NEW DELHI, October 9, 2011 (AFP) – Every lunchtime at a McDonald’s on the corner of one of central New Delhi’s biggest streets, queues of hungry young patrons, often four-wide and unruly, snake towards the counters. In another study published last month, the International Federation of the Red Cross focused on the “double-edged scandal” of the co-existence of malnutrition and obesity. The majority of those standing in line are under 30, most are in Western rather than Indian dress, and almost all in their choice of conversation and style are identifiably part of the much-fabled booming Indian middle class.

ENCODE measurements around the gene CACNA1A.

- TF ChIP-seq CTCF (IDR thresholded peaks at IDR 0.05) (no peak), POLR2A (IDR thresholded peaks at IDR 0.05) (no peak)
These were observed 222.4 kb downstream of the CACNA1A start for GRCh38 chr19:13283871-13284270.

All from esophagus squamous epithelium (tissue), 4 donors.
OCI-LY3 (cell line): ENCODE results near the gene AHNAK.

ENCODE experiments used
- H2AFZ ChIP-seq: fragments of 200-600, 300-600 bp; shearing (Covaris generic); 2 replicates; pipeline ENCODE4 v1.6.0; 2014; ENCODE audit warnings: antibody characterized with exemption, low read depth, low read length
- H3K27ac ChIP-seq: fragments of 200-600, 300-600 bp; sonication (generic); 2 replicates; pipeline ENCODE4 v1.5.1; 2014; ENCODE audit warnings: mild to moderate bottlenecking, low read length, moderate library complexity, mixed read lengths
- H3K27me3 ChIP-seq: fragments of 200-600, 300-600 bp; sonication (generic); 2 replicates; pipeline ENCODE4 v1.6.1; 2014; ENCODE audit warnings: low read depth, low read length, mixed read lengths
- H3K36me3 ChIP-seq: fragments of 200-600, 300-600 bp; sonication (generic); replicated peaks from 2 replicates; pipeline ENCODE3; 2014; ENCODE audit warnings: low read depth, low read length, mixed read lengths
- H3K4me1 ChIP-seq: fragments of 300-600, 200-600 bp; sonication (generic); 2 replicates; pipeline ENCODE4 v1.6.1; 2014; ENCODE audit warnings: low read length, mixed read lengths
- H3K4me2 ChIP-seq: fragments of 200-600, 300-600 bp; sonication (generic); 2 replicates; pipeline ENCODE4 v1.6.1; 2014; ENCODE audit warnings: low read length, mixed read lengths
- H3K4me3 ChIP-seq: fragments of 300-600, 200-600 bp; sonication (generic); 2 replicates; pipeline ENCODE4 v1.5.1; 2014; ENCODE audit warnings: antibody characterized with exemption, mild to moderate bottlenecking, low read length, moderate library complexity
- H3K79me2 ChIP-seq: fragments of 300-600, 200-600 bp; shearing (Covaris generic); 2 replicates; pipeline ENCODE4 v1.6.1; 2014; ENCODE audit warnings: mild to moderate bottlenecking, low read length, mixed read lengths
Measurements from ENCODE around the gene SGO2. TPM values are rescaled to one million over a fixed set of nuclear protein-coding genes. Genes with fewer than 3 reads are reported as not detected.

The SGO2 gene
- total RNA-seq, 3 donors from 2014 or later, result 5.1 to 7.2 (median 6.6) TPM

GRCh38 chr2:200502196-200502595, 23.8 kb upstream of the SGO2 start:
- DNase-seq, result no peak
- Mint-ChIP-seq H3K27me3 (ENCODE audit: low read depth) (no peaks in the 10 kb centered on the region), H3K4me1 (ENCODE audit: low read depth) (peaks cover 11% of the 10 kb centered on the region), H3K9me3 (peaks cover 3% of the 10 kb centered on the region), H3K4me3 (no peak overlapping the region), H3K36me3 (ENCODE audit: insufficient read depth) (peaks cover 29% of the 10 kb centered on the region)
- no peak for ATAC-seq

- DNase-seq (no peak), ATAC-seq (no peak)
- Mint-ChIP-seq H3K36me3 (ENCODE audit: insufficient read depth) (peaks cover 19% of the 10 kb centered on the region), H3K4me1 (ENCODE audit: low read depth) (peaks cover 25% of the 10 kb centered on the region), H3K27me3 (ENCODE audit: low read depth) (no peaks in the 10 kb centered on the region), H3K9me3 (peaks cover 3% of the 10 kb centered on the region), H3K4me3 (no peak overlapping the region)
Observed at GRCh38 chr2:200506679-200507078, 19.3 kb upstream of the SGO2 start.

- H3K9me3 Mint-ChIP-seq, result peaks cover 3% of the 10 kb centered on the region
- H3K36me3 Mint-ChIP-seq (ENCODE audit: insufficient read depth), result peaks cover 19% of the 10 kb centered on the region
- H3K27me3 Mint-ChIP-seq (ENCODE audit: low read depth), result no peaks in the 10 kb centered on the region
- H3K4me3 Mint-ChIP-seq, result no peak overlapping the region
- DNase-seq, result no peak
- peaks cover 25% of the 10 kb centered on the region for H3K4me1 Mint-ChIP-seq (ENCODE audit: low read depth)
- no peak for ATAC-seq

The only exceptions are the cheaply dressed office assistants who arrive bearing orders for McSpicy wraps or McVeggie burgers for their superiors back in the nearby corporate buildings.
“My elders say ‘don’t eat at Mcdonald’s because it’s not good for your health’ but I don’t listen to them,” said 20-year-old student Salman Khan as he left the store on Janpath with a friend. “It’s cheap and tasty.”
Drawn by a growing and increasingly wealthy population of young people in India, McDonald’s aims to increase the number of its outlets in the country from about 200 to 1,000 in the next five years.